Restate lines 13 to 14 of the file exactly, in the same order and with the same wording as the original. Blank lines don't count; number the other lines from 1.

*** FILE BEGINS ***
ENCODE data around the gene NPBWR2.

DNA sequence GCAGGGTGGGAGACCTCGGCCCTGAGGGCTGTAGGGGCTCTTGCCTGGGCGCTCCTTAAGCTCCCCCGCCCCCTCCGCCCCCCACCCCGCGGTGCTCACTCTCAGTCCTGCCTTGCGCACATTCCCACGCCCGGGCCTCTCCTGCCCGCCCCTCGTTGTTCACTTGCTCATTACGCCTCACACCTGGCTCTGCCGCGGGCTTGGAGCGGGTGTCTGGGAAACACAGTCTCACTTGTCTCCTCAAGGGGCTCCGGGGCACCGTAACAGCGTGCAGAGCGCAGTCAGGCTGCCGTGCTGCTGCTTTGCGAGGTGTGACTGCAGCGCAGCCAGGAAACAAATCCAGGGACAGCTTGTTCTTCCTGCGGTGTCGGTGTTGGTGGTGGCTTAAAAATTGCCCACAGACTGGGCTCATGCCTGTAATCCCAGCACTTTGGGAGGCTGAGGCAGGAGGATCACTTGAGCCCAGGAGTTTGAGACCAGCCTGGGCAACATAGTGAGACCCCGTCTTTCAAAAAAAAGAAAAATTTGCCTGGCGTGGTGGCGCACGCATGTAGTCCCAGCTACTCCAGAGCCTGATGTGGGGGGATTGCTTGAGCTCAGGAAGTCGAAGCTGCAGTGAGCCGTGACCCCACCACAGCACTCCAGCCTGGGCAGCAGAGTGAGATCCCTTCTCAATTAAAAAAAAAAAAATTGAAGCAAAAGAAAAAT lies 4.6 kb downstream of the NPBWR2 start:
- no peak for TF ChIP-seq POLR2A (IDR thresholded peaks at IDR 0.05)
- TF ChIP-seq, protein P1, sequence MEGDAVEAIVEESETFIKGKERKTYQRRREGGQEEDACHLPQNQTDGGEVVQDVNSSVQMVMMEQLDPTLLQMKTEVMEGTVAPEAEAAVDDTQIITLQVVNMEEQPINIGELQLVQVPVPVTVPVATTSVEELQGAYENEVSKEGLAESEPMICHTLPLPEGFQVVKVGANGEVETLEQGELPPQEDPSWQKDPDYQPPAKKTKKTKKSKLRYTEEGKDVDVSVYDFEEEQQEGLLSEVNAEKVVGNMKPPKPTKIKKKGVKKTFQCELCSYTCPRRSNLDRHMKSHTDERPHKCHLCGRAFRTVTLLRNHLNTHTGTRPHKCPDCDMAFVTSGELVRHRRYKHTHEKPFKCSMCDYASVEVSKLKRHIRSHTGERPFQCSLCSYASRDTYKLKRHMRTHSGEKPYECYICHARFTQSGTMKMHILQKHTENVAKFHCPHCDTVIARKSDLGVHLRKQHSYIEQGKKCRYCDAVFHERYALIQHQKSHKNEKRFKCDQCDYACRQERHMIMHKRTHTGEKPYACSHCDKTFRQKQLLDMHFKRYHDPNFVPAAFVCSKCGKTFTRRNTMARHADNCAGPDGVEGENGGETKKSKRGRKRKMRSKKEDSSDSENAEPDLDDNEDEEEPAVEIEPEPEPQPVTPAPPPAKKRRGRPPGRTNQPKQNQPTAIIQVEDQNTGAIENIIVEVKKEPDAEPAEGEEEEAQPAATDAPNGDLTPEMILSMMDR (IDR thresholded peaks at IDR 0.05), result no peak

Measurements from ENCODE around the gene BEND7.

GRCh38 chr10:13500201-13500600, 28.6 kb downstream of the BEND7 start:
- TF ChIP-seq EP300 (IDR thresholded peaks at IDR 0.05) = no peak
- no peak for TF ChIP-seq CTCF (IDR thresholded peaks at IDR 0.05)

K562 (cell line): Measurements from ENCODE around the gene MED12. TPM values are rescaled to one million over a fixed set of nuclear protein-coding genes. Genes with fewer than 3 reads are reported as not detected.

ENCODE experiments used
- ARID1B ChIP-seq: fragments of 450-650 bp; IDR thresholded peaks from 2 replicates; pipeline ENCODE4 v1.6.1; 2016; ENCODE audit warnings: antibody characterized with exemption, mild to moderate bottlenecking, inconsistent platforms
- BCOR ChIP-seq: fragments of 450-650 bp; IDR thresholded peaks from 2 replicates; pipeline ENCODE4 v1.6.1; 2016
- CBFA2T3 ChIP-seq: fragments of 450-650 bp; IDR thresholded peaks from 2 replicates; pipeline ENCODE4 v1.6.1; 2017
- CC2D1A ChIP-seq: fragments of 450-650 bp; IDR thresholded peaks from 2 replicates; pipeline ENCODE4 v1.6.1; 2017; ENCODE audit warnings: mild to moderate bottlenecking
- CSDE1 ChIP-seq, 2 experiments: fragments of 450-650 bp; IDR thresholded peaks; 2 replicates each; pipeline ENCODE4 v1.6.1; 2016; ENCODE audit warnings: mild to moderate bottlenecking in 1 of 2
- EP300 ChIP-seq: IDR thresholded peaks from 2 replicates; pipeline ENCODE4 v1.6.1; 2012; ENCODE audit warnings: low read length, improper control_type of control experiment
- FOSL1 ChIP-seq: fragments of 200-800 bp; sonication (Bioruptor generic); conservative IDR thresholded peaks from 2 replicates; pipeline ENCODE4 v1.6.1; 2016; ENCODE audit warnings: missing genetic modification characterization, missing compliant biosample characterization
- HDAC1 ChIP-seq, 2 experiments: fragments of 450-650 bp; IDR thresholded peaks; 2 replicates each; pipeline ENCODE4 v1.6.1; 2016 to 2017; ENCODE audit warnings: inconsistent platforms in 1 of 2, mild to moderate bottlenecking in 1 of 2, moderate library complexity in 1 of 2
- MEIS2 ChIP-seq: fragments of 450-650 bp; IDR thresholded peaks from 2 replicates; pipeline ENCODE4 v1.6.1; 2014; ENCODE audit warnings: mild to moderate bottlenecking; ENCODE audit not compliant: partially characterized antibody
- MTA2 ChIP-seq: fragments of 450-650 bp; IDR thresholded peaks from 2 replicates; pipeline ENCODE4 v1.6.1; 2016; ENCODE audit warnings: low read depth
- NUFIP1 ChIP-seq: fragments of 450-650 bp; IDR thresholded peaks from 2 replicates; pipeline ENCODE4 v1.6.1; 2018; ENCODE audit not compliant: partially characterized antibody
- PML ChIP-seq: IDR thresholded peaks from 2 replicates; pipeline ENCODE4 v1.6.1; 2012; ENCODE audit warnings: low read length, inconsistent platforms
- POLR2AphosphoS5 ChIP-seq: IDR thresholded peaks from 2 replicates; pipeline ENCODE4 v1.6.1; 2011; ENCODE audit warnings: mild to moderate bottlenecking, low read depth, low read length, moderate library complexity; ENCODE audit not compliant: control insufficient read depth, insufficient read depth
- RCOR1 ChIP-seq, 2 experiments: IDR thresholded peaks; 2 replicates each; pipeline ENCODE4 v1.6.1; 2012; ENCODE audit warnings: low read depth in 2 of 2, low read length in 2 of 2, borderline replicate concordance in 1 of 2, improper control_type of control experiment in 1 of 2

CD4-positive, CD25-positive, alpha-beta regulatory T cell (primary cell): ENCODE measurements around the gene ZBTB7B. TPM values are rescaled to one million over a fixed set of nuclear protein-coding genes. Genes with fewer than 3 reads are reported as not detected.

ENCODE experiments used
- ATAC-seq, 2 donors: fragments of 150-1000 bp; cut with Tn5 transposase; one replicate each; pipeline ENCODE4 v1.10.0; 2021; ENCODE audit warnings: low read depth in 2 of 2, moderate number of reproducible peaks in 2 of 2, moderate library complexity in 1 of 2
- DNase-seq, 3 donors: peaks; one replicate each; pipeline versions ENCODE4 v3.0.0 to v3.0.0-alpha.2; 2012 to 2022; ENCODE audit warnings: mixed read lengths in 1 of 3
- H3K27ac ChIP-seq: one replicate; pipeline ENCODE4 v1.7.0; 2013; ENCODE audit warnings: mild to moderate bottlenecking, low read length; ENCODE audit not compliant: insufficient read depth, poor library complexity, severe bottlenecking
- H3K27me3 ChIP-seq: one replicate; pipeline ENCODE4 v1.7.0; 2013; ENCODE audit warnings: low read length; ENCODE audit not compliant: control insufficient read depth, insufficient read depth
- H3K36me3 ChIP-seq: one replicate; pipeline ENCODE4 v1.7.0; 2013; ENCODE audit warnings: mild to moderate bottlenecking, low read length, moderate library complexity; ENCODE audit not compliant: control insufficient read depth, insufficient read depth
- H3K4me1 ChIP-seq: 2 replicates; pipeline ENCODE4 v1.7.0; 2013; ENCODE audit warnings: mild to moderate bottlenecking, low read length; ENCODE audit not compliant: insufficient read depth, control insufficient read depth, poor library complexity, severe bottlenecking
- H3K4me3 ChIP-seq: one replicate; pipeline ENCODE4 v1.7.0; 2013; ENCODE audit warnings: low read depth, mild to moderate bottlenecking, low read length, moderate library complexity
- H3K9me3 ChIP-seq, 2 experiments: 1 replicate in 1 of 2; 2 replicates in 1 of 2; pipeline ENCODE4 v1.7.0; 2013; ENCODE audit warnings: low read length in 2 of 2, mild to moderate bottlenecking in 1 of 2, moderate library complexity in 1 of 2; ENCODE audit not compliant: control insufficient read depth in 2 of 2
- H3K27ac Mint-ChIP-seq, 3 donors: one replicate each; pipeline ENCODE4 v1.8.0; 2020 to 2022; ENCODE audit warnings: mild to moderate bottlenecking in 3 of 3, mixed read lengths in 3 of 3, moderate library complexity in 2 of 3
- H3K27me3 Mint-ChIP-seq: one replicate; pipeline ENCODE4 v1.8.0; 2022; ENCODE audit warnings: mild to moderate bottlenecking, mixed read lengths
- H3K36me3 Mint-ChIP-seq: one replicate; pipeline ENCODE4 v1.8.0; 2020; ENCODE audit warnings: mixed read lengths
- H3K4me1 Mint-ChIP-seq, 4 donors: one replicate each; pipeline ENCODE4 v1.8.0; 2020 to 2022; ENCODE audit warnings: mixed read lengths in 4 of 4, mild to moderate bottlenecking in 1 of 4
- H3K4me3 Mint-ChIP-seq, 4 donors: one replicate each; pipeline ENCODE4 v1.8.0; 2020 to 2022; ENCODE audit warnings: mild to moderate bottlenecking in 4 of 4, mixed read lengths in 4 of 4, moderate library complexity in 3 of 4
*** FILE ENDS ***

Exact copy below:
- CBFA2T3 ChIP-seq: fragments of 450-650 bp; IDR thresholded peaks from 2 replicates; pipeline ENCODE4 v1.6.1; 2017
- CC2D1A ChIP-seq: fragments of 450-650 bp; IDR thresholded peaks from 2 replicates; pipeline ENCODE4 v1.6.1; 2017; ENCODE audit warnings: mild to moderate bottlenecking